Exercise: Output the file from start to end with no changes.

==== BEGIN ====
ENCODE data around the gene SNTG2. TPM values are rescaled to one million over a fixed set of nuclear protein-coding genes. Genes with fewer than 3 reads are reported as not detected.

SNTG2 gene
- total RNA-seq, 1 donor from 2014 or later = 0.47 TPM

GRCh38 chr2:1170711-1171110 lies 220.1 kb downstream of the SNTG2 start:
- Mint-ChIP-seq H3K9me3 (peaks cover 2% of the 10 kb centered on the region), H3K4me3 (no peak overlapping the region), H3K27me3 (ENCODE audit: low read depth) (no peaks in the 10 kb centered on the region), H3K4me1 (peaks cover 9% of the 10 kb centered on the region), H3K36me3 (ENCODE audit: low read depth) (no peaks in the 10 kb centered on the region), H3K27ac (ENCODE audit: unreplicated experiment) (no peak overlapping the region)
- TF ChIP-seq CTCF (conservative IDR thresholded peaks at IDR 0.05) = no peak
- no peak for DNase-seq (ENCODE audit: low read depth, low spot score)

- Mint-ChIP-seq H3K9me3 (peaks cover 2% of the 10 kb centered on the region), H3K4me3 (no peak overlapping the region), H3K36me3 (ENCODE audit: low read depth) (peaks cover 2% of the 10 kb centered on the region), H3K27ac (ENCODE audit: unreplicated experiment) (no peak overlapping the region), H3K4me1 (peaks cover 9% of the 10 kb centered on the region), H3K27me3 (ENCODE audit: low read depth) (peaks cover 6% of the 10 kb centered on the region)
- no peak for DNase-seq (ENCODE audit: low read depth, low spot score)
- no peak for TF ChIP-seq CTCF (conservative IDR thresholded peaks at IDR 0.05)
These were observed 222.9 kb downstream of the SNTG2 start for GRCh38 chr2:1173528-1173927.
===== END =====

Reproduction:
ENCODE data around the gene SNTG2. TPM values are rescaled to one million over a fixed set of nuclear protein-coding genes. Genes with fewer than 3 reads are reported as not detected.

SNTG2 gene
- total RNA-seq, 1 donor from 2014 or later = 0.47 TPM

GRCh38 chr2:1170711-1171110 lies 220.1 kb downstream of the SNTG2 start:
- Mint-ChIP-seq H3K9me3 (peaks cover 2% of the 10 kb centered on the region), H3K4me3 (no peak overlapping the region), H3K27me3 (ENCODE audit: low read depth) (no peaks in the 10 kb centered on the region), H3K4me1 (peaks cover 9% of the 10 kb centered on the region), H3K36me3 (ENCODE audit: low read depth) (no peaks in the 10 kb centered on the region), H3K27ac (ENCODE audit: unreplicated experiment) (no peak overlapping the region)
- TF ChIP-seq CTCF (conservative IDR thresholded peaks at IDR 0.05) = no peak
- no peak for DNase-seq (ENCODE audit: low read depth, low spot score)

- Mint-ChIP-seq H3K9me3 (peaks cover 2% of the 10 kb centered on the region), H3K4me3 (no peak overlapping the region), H3K36me3 (ENCODE audit: low read depth) (peaks cover 2% of the 10 kb centered on the region), H3K27ac (ENCODE audit: unreplicated experiment) (no peak overlapping the region), H3K4me1 (peaks cover 9% of the 10 kb centered on the region), H3K27me3 (ENCODE audit: low read depth) (peaks cover 6% of the 10 kb centered on the region)
- no peak for DNase-seq (ENCODE audit: low read depth, low spot score)
- no peak for TF ChIP-seq CTCF (conservative IDR thresholded peaks at IDR 0.05)
These were observed 222.9 kb downstream of the SNTG2 start for GRCh38 chr2:1173528-1173927.